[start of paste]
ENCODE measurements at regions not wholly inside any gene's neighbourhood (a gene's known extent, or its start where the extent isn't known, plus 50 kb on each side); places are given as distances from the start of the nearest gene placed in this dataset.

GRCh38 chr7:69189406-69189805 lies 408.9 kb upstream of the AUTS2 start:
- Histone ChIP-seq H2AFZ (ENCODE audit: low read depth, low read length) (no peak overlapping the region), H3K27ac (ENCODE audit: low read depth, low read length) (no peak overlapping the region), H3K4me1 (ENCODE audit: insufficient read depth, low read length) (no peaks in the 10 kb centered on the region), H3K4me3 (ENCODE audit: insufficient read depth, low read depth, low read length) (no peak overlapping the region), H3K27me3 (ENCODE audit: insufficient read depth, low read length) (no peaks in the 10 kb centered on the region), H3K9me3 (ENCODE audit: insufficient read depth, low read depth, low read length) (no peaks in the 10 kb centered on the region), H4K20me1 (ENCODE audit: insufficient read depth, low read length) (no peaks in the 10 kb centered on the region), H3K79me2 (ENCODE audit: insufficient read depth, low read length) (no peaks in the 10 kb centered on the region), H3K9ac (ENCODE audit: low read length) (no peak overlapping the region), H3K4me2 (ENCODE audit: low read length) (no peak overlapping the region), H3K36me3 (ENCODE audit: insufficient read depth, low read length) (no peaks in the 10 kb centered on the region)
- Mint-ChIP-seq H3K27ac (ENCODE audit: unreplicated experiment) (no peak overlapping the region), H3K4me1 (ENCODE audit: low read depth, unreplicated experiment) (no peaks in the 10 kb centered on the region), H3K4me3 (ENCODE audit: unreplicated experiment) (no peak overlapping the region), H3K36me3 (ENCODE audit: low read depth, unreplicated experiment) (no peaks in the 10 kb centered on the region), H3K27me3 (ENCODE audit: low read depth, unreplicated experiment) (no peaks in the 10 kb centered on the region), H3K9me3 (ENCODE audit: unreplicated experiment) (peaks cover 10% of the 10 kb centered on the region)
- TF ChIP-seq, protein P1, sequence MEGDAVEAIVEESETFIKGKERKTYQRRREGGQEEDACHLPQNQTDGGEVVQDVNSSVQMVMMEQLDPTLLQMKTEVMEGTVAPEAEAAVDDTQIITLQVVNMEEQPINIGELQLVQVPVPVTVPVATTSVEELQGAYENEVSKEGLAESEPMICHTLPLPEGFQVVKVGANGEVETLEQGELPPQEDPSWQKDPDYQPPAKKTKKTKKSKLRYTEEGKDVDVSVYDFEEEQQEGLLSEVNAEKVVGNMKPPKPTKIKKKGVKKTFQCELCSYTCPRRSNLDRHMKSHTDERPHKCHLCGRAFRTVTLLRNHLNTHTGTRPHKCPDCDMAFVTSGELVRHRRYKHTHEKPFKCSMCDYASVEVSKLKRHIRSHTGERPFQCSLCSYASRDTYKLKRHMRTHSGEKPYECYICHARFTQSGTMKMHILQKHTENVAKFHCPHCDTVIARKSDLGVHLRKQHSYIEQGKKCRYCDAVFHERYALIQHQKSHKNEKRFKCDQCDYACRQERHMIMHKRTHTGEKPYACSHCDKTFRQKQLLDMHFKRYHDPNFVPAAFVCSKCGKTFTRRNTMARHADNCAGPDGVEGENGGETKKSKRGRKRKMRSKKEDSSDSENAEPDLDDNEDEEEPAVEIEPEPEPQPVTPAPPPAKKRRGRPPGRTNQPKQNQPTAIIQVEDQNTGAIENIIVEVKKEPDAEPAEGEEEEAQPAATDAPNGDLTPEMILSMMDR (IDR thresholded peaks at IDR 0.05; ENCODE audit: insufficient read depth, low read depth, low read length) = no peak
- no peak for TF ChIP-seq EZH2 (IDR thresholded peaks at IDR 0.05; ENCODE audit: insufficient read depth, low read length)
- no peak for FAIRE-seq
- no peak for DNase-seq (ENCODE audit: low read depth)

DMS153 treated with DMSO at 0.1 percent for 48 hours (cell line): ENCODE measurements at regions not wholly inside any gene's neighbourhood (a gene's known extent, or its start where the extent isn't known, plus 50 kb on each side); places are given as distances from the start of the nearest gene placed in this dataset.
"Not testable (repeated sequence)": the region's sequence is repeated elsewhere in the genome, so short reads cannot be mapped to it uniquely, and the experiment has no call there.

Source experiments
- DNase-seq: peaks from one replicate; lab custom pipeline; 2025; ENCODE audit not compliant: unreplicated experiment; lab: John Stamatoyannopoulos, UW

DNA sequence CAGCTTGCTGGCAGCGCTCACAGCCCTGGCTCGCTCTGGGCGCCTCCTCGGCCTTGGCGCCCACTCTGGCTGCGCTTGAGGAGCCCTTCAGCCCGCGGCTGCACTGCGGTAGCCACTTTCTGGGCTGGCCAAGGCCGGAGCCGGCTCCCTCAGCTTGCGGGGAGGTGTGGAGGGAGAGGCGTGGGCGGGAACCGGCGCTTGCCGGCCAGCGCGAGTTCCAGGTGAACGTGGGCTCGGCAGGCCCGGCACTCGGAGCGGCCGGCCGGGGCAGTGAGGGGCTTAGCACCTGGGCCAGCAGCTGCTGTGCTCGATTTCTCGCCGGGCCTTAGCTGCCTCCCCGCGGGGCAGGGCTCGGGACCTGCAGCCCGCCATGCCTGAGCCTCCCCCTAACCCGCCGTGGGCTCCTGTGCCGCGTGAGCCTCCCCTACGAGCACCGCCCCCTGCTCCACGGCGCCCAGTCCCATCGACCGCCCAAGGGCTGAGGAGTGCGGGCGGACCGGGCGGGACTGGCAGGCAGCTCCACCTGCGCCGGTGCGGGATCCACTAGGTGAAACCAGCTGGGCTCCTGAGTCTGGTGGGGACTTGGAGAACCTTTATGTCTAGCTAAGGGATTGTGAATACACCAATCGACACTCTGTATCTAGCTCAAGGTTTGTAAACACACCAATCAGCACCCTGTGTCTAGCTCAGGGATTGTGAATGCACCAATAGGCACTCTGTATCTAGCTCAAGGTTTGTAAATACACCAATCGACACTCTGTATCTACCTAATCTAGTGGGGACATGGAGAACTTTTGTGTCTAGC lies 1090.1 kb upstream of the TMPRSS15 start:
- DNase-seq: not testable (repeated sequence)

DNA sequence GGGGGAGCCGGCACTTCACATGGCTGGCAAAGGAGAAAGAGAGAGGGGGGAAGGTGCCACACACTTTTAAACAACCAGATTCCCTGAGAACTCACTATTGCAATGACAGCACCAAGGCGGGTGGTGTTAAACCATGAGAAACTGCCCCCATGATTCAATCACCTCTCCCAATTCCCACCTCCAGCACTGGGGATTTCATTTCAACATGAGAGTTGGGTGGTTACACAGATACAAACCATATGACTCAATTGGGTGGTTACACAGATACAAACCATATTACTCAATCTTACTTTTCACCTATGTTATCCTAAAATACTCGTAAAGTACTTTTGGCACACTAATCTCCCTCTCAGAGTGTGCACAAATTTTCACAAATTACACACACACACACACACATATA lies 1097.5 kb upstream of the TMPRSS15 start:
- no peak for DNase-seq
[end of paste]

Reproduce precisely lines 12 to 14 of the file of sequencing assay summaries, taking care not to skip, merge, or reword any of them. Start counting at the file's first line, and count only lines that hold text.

- DNase-seq: peaks from one replicate; lab custom pipeline; 2025; ENCODE audit not compliant: unreplicated experiment; lab: John Stamatoyannopoulos, UW

DNA sequence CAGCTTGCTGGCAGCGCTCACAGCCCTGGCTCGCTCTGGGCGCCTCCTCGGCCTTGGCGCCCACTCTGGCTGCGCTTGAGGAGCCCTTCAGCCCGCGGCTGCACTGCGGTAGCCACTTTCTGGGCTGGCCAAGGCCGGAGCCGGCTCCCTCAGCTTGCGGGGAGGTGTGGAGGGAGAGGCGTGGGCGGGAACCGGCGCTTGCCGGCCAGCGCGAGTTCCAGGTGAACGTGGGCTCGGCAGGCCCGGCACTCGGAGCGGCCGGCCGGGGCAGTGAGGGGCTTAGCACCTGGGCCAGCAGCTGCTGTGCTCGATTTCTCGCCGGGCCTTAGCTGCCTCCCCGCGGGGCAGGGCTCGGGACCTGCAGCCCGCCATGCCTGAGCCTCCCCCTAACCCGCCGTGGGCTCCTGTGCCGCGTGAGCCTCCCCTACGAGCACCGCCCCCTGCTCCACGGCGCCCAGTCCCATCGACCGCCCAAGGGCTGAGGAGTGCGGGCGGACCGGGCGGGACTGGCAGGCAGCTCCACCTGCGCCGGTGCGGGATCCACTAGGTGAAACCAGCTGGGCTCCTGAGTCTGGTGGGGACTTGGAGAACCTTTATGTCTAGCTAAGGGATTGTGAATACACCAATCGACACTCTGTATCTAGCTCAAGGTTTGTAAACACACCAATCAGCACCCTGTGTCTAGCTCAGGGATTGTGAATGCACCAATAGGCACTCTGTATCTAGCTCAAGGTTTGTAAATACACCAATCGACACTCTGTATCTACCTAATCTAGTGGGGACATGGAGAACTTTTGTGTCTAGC lies 1090.1 kb upstream of the TMPRSS15 start:
- DNase-seq: not testable (repeated sequence)